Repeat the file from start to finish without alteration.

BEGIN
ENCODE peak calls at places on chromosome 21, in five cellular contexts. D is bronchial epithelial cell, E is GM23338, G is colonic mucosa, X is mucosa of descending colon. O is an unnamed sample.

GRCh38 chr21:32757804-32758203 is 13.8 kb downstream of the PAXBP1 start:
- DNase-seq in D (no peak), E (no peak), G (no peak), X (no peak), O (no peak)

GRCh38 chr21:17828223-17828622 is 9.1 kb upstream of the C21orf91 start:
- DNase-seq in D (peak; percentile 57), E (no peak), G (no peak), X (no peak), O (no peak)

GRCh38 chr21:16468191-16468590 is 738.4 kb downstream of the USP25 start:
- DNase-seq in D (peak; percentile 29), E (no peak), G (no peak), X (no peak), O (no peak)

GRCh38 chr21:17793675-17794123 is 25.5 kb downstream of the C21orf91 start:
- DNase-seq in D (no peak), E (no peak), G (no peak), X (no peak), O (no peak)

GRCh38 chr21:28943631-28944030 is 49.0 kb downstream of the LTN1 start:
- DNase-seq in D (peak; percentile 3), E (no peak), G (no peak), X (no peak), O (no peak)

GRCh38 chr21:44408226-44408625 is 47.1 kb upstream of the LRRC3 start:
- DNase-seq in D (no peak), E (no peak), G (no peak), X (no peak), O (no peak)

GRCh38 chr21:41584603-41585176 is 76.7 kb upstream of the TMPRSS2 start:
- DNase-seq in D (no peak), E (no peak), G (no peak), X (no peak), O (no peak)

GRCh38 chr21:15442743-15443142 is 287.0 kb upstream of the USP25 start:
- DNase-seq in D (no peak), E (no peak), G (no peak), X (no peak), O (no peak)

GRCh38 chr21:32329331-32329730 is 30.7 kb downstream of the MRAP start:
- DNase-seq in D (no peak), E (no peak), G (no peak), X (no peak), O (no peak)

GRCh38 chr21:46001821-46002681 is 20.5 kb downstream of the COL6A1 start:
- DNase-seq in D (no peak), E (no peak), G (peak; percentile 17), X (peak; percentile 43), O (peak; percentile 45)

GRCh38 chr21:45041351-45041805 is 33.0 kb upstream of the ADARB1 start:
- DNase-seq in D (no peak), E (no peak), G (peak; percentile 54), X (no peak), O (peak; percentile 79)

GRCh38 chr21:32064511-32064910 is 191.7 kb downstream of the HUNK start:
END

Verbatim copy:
ENCODE peak calls at places on chromosome 21, in five cellular contexts. D is bronchial epithelial cell, E is GM23338, G is colonic mucosa, X is mucosa of descending colon. O is an unnamed sample.

GRCh38 chr21:32757804-32758203 is 13.8 kb downstream of the PAXBP1 start:
- DNase-seq in D (no peak), E (no peak), G (no peak), X (no peak), O (no peak)

GRCh38 chr21:17828223-17828622 is 9.1 kb upstream of the C21orf91 start:
- DNase-seq in D (peak; percentile 57), E (no peak), G (no peak), X (no peak), O (no peak)

GRCh38 chr21:16468191-16468590 is 738.4 kb downstream of the USP25 start:
- DNase-seq in D (peak; percentile 29), E (no peak), G (no peak), X (no peak), O (no peak)

GRCh38 chr21:17793675-17794123 is 25.5 kb downstream of the C21orf91 start:
- DNase-seq in D (no peak), E (no peak), G (no peak), X (no peak), O (no peak)

GRCh38 chr21:28943631-28944030 is 49.0 kb downstream of the LTN1 start:
- DNase-seq in D (peak; percentile 3), E (no peak), G (no peak), X (no peak), O (no peak)

GRCh38 chr21:44408226-44408625 is 47.1 kb upstream of the LRRC3 start:
- DNase-seq in D (no peak), E (no peak), G (no peak), X (no peak), O (no peak)

GRCh38 chr21:41584603-41585176 is 76.7 kb upstream of the TMPRSS2 start:
- DNase-seq in D (no peak), E (no peak), G (no peak), X (no peak), O (no peak)

GRCh38 chr21:15442743-15443142 is 287.0 kb upstream of the USP25 start:
- DNase-seq in D (no peak), E (no peak), G (no peak), X (no peak), O (no peak)

GRCh38 chr21:32329331-32329730 is 30.7 kb downstream of the MRAP start:
- DNase-seq in D (no peak), E (no peak), G (no peak), X (no peak), O (no peak)

GRCh38 chr21:46001821-46002681 is 20.5 kb downstream of the COL6A1 start:
- DNase-seq in D (no peak), E (no peak), G (peak; percentile 17), X (peak; percentile 43), O (peak; percentile 45)

GRCh38 chr21:45041351-45041805 is 33.0 kb upstream of the ADARB1 start:
- DNase-seq in D (no peak), E (no peak), G (peak; percentile 54), X (no peak), O (peak; percentile 79)

GRCh38 chr21:32064511-32064910 is 191.7 kb downstream of the HUNK start: